[A legend in the Los Angeles Japanese American community, Bill Watanabe was born in the Manzanar concentration camp during World War II. He founded the Little Tokyo Service Center in 1980. He is a Christian and a founding member of Asian-American and Pacific Islander Christians for Social Justice.
With Bill’s permission, we are reprinting an article of his originally published in the Rafu Shimpo in 2017. Particularly during this Asian American Pacific Islander Heritage Month, his wisdom and experiences are invaluable resources for our community. – Editor]
This year marks the 75thAnniversary of the issuance of President Franklin Roosevelt’s Executive Order 9066 (EO 9066) in February of 1942 that authorized the mass-incarceration without any due process of all Nikkei [people of Japanese ancestry outside of Japan – Ed.] living along the west coast of America. Within the context of this gross injustice based solely on fear and racism, there were some stories of courage and kindness. The following true story is but one example.
In the small town of Sebastopol in Northern California there is a beautiful Buddhist temple named Enmanji (you can google “Enmanji Sebastopol” to see pictures).
The building is a faithful representation of a 12thCentury Kamakura-style temple (the structure has the distinction of being made without the use of nails) and was once displayed at the 1933 Chicago World’s Fair. After the Fair ended, the temple was donated to the Buddhist church in Sebastopol and was dismantled and re-constructed at that location. The temple became a center for the Nikkei community in Sebastopol and the surrounding farming areas.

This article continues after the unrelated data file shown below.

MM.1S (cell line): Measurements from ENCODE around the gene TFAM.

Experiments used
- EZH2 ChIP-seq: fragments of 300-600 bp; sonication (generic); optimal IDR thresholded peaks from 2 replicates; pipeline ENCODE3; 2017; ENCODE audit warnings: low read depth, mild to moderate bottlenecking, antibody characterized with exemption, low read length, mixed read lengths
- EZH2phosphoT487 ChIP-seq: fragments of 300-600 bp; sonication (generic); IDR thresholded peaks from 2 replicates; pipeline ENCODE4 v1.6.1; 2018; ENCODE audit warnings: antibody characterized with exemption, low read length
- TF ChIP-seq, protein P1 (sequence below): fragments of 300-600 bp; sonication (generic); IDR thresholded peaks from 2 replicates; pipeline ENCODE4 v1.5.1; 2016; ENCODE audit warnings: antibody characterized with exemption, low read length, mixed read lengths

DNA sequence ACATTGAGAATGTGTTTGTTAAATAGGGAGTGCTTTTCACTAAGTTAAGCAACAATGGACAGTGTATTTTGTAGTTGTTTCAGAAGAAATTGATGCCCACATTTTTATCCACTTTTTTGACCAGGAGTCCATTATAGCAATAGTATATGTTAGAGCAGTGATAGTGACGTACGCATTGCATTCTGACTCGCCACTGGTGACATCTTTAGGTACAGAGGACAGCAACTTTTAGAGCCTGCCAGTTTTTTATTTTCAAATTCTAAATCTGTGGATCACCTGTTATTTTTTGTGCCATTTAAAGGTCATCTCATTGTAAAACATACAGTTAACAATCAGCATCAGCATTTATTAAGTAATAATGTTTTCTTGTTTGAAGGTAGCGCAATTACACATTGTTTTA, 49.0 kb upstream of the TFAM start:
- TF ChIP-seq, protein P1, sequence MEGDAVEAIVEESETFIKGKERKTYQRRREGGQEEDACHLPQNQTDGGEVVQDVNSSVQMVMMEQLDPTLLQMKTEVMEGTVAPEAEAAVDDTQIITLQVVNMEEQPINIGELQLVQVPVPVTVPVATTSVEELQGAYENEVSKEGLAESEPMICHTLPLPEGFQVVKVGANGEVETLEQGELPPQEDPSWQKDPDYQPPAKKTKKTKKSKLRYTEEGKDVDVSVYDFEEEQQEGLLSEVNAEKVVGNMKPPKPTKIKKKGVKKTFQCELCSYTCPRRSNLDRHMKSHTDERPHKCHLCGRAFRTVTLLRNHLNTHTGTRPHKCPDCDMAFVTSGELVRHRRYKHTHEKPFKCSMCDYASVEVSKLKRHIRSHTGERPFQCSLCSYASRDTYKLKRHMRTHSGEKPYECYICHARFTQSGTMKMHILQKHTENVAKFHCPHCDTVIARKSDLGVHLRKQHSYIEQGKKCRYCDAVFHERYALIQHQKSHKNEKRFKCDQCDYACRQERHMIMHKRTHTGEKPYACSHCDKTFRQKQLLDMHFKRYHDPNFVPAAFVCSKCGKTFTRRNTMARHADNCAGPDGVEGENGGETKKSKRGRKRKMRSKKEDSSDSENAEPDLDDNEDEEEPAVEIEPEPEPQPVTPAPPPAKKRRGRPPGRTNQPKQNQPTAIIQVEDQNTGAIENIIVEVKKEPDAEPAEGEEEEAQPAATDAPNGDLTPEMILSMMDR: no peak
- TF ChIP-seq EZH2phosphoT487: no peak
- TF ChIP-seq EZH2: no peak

When WW2 broke out, the white population of Sebastopol were conflicted with fear instilled by rumors of a Japanese military invasion and treacherous espionage. Now, all of a sudden, people looked at the local Japanese community with suspicion and perhaps even anger and hatred. Soon thereafter, because of President Roosevelt’s Executive Order 9066, all of the Japanese were rounded up and incarcerated at remote prison camps. There were however some white high school kids who were acquainted with their JA classmates and considered them as friends that were being unjustly treated.
After the war had ended, Japanese families began to return to Sebastopol. There were angry feelings by some townspeople who did not want the Japanese to come back. The Enmanji Buddhist temple became a target of anti-Japanese animosity by racists and there were attempts to fire-bomb the temple and incidents of drive-by shootings into the temple as if it were a target-practice range.
The local United Church of Christ had a youth group made up of high schoolers who knew that this Buddhist temple was important to their Japanese American friends. They also felt as Americans it was wrong to target a church or another person’s legitimate religious beliefs. The youth decided they would stand guard on-site and protect the Buddhist temple every night to prevent future fire-bombings or drive-by shootings. It is hard to imagine such courage and bravery on the part of these young lives – to care for and express love for their friends! They did this every night for 3 months until emotions cooled down and the threat diminished.
The temple still stands today as a testament to how a group of courageous young people of one faith decided to take a stand for freedom and justice during difficult times to protect the religious rights of another faith.
This is an example of what makes America great.